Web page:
Embracing Cross-Cultural Incompetence

Will you accept this hard and hidden truth about missions?

This article was originally published on crossworld.org.

I have some bad news about your dreams of being an effective disciple-maker among the least-reached.

The bad news is this: The messenger is the message, so you won’t be an effective translator of the gospel in a new culture until you translate yourself. And that process is painful.

Here’s what I mean.

Many people who move overseas for missions take language classes and practice speaking right away so they can be understood. They talk when they should be listening, using language to gain control over their foreign environment, because it’s scary to feel helpless. They want to be as competent in their new home as they were in their last. A worthy goal, but a misguided process.

No one wants to be humiliated. Take it from me. The week before I left the U.S., someone told me I was the best expositor of Scripture they’d ever heard. A full year later in Asia, kids were still making fun of how stupid I sounded when trying to tell them why they shouldn’t stand on my car.

Cross-cultural humiliation at its finest.

But this is exactly the kind of humiliation Jesus Himself endured. John 1:14 says, “The Word became flesh, and dwelt among us; and we saw His glory, glory as of the only Son from the Father, full of grace and truth.”

For John, mission was about making God visible. To do that, the Word (Jesus) had to become flesh. He embraced incompetence when He came into our world in a human body, as a baby. Jesus spent nearly 30 years being with us, before He ever began to “do ministry.” He didn’t come to first make Himself understood, but to live among us, to become like us (Hebrews 2:17), to be tempted in every way we are (Hebrew 4:15) — so that He could rescue us.

You see, as a cross-cultural disciple-maker, you are not working to be understood. You’re working to understand.

A few years ago, I met some Americans who had recently arrived in Asia and were deciding how to serve. I offered to get them teaching jobs that would secure their visas and give them an integrated identity in the community. Their response? “We don’t want to work for a local boss because we like to control our own schedules.”

What they didn’t know is that submission to the local way of life, and all it entails, is precisely what translates the message of the gospel. It’s not enough to adapt to local customs. We must also willingly subject ourselves to the forces the local people are subject to, if we want to become a message they can understand.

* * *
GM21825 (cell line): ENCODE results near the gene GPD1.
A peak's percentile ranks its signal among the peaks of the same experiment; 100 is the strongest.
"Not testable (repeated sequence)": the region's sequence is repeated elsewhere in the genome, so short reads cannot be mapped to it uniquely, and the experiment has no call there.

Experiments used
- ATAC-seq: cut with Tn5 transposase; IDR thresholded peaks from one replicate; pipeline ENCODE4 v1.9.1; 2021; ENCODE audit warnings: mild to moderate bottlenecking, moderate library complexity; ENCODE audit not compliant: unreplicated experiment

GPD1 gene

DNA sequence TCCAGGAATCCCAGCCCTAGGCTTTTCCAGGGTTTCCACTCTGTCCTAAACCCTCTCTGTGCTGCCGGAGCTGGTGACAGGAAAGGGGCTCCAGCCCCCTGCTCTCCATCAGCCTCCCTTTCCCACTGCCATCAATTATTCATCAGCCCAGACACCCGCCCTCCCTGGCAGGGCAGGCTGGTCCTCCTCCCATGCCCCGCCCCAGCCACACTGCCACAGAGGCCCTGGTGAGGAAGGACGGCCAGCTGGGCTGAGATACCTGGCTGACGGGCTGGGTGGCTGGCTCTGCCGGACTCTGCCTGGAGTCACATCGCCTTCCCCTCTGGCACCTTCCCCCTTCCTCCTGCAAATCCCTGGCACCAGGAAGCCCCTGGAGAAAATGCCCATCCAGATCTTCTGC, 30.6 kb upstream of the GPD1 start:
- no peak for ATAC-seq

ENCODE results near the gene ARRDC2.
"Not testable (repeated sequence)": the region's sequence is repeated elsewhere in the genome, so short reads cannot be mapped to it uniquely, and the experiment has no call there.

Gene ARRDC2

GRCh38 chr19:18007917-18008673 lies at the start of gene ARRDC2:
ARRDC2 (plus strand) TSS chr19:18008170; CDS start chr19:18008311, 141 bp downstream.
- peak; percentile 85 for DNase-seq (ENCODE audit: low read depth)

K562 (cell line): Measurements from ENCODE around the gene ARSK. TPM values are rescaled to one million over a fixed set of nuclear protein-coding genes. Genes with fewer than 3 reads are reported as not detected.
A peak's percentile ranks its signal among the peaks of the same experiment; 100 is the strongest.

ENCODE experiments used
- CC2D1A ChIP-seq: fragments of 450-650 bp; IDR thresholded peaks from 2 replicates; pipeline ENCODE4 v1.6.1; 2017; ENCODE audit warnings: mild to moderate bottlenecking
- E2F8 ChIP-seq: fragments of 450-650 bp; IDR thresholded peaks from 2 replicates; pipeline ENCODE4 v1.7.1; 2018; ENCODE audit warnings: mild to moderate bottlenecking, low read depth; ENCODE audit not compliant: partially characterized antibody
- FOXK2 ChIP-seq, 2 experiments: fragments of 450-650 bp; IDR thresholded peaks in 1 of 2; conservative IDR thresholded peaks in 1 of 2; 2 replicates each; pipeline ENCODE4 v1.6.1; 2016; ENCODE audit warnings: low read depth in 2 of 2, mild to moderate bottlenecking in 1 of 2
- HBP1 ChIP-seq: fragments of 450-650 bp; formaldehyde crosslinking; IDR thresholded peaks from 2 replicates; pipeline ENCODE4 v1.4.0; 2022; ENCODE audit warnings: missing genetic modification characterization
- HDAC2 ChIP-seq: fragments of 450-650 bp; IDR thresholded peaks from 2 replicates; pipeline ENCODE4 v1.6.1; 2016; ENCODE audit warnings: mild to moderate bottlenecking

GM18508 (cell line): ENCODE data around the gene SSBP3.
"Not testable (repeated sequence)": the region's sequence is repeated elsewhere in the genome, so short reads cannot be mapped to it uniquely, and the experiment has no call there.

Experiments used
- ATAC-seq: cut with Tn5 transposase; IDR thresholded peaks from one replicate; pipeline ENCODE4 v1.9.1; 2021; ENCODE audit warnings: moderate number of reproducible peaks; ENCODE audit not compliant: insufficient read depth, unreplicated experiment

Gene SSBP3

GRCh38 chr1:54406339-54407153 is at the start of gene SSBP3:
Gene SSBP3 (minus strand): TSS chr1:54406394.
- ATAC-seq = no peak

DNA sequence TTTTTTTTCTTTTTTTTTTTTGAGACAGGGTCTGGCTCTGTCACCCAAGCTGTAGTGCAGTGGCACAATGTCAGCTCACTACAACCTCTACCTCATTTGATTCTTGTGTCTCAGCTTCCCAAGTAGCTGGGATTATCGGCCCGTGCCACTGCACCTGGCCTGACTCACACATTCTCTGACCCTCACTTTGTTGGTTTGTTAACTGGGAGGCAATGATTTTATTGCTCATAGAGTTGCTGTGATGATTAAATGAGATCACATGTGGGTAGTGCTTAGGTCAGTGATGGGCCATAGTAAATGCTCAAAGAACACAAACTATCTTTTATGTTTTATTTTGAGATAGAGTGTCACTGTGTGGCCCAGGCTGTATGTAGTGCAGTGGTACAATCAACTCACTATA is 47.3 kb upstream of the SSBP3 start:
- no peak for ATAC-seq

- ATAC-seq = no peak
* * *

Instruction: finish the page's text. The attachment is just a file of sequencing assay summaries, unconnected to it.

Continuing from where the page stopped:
The apostle Paul says in 1 Corinthians 9:22, “I have become all things to all people, so that I may by all means save some.”

It’s that becoming process that we, as cross-cultural disciple-makers, tend to hurry through or skip over because to become something we must unbecome something else. Not only does it hurt, but the process is almost impossible to navigate on your own. We all need a guide or, better yet, a formative community to walk with us through the trial of becoming less in order to become more.

We must be willing to be people no one understands in order to become people who understand everyone. Only then can we truly convey the message of our incarnate Savior.

This is how Jesus served us, and it’s how we must serve the least-reached.

Virgil served as a pastor in Nashville for nine years before moving with his family to West Asia with Crossworld in 2009. Virgil now serves in Crossworld leadership in Spain, where he lives with his wife and five children.

This article is submitted by Mallory Barks of Crossworld. Crossworld is a Missio Nexus member.  Member organizations can provide content to the Missio Nexus website. See how by clicking here.

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  1. Excellent article. How hard it is to die to that self-seeking thought that we know it all and need to share it. Sadly, this “hard and hidden truth” about missions is still mostly hidden. Thank you for your part in revealing it. Just a side-thought… wondering if Virgil’s message to the boys on the hood was perhaps trunk-ated.. 🙂

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